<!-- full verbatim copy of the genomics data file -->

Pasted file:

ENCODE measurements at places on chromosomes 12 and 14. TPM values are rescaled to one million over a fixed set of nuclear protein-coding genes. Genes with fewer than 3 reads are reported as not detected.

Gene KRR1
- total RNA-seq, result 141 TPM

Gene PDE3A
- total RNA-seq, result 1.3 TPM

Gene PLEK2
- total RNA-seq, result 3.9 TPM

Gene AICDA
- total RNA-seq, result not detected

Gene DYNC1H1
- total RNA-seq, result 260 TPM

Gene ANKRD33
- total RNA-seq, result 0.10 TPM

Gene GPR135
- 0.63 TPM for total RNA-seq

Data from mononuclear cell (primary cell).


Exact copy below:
ENCODE measurements at places on chromosomes 12 and 14. TPM values are rescaled to one million over a fixed set of nuclear protein-coding genes. Genes with fewer than 3 reads are reported as not detected.

Gene KRR1
- total RNA-seq, result 141 TPM

Gene PDE3A
- total RNA-seq, result 1.3 TPM

Gene PLEK2
- total RNA-seq, result 3.9 TPM

Gene AICDA
- total RNA-seq, result not detected

Gene DYNC1H1
- total RNA-seq, result 260 TPM

Gene ANKRD33
- total RNA-seq, result 0.10 TPM

Gene GPR135
- 0.63 TPM for total RNA-seq

Data from mononuclear cell (primary cell).